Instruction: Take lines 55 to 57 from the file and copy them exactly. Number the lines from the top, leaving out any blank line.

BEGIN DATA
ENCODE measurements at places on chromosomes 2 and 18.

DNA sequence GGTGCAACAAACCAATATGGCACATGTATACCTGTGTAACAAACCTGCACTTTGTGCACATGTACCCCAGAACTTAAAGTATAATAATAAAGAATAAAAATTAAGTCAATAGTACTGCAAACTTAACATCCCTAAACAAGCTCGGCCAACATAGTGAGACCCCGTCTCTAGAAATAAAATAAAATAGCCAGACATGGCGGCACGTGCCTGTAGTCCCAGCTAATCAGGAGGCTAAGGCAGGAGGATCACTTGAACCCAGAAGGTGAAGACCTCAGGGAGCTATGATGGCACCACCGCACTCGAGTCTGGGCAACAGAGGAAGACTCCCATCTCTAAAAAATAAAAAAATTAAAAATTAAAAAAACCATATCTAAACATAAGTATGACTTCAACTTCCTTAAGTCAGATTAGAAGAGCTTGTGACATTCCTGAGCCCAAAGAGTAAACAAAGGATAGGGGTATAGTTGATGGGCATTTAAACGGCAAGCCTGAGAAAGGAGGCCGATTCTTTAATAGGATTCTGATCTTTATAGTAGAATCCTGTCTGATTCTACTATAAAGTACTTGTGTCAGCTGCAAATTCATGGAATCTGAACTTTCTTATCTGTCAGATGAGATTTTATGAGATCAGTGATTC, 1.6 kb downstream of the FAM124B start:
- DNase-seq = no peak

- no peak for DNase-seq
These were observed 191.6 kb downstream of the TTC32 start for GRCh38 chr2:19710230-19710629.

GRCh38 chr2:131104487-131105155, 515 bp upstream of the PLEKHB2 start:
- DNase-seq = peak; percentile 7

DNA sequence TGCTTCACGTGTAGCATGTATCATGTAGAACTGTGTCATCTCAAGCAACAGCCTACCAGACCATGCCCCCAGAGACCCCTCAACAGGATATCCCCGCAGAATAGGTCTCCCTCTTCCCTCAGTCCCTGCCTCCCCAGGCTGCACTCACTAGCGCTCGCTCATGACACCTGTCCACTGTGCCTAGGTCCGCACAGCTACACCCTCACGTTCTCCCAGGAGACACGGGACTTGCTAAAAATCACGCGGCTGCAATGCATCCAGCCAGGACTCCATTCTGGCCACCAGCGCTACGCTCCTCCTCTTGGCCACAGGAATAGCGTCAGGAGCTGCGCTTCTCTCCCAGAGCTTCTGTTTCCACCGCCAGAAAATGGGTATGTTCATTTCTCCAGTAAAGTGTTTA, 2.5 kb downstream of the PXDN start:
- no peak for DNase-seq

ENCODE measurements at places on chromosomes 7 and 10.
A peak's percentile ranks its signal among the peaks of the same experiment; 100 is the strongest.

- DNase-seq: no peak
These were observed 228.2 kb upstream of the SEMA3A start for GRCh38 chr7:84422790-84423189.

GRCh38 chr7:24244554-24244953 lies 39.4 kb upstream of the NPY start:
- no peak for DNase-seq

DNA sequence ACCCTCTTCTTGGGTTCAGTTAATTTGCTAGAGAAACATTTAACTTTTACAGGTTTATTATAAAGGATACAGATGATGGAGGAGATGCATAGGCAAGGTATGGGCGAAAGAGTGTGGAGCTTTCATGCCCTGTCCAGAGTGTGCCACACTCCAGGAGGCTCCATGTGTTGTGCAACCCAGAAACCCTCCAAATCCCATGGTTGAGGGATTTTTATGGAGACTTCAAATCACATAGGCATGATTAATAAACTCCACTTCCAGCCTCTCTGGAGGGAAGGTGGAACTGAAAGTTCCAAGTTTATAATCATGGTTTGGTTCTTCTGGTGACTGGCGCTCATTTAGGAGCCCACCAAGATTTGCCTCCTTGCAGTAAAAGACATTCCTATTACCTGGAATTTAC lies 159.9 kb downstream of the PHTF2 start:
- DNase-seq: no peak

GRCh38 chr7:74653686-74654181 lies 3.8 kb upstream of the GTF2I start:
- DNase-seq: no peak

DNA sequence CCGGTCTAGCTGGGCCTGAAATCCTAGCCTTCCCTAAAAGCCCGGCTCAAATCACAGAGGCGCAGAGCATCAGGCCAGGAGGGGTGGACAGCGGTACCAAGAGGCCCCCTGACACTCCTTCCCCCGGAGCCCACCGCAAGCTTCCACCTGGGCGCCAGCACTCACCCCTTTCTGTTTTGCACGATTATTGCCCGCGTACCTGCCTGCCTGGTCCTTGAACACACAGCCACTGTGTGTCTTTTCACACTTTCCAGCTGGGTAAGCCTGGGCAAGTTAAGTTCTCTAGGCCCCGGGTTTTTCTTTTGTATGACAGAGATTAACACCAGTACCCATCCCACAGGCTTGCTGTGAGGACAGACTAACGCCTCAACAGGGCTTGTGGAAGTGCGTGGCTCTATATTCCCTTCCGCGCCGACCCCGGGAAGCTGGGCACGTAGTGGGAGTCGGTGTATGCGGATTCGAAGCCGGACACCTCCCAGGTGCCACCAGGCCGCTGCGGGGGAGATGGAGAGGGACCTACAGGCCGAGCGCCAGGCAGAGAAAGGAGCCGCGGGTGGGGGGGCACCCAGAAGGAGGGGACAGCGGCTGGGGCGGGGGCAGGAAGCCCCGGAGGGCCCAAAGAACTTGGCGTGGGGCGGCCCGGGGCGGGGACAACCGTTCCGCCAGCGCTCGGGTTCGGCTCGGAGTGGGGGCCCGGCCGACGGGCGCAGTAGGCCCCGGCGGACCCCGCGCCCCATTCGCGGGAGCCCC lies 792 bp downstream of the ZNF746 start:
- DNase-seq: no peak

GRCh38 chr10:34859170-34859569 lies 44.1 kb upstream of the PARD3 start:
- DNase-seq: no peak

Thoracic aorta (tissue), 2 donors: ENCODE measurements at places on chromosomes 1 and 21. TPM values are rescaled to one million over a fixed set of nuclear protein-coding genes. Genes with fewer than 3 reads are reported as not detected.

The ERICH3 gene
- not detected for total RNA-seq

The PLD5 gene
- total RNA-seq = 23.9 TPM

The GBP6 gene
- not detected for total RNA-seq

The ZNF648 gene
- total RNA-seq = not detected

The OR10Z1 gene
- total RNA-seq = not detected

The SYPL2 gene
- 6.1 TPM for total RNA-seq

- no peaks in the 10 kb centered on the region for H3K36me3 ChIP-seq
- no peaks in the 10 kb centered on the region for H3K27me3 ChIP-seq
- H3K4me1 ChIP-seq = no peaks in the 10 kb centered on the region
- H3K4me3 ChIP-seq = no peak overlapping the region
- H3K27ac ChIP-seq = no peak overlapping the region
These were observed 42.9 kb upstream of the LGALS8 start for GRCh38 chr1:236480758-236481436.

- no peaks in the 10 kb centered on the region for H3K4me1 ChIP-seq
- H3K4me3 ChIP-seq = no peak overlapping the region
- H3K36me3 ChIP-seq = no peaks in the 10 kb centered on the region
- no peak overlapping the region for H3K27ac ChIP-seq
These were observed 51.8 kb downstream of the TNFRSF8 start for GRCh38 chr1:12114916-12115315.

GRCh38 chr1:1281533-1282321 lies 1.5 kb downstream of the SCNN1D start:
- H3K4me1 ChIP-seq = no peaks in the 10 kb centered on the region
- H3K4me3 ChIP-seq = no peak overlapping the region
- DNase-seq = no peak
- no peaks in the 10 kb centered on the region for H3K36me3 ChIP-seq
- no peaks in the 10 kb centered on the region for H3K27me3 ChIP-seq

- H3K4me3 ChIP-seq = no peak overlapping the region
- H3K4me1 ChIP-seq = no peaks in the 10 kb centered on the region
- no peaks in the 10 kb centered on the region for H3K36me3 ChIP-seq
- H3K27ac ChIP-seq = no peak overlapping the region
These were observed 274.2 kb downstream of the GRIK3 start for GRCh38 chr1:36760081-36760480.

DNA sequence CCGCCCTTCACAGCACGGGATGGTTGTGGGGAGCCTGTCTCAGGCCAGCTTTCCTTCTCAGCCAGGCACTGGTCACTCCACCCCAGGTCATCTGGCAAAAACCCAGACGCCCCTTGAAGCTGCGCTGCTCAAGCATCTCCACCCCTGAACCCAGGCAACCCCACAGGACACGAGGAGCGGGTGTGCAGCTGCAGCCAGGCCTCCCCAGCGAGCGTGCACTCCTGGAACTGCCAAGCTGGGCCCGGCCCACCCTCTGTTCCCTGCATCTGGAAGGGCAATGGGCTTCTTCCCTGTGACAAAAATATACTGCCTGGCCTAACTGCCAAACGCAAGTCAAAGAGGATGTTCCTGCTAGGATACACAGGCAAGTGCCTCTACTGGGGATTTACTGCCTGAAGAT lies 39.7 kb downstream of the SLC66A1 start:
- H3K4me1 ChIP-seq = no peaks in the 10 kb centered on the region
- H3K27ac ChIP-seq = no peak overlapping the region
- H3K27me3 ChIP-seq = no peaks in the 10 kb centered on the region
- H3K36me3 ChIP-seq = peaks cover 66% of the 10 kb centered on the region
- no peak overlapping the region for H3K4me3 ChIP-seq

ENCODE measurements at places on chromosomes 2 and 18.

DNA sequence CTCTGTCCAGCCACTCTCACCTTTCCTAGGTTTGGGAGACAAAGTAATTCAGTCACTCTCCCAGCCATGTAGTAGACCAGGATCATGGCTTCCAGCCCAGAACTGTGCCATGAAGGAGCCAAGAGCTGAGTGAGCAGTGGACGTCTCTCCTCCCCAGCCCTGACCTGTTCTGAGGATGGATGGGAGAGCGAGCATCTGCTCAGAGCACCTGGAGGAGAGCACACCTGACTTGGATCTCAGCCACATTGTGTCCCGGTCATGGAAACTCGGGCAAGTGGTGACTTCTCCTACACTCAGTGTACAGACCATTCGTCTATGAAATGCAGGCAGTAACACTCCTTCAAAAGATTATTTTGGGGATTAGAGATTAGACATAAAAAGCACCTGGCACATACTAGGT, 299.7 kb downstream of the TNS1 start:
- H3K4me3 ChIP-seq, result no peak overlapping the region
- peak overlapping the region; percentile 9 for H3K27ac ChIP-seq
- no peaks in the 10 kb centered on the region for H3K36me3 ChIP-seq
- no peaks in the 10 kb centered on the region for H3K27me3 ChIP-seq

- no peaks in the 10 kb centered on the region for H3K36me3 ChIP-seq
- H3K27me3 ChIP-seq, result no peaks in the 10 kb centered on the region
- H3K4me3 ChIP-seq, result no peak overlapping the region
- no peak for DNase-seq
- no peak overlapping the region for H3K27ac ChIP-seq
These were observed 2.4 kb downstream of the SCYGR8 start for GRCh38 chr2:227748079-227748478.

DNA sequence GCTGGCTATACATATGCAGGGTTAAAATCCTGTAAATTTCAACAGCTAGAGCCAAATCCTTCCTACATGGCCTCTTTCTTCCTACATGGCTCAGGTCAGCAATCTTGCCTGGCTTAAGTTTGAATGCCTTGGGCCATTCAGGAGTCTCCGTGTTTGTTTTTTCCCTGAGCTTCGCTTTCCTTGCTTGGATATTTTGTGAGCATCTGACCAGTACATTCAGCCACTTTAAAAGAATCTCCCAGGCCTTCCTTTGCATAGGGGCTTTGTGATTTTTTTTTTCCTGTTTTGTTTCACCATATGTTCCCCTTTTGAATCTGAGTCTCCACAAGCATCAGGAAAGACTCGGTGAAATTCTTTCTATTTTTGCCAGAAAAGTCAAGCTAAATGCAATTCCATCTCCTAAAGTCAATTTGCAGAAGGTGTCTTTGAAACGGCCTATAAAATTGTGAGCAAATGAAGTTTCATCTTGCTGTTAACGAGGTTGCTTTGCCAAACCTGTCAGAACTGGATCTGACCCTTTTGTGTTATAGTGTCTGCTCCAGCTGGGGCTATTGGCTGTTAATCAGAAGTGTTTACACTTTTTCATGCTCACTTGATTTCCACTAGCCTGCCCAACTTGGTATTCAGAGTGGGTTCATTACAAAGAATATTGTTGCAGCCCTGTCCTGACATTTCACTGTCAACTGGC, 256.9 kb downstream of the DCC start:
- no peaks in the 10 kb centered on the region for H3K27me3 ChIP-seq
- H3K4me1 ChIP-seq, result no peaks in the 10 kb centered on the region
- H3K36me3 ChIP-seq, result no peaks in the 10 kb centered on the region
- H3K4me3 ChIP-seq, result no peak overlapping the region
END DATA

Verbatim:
- H3K4me1 ChIP-seq = no peaks in the 10 kb centered on the region
- no peaks in the 10 kb centered on the region for H3K36me3 ChIP-seq
- H3K27ac ChIP-seq = no peak overlapping the region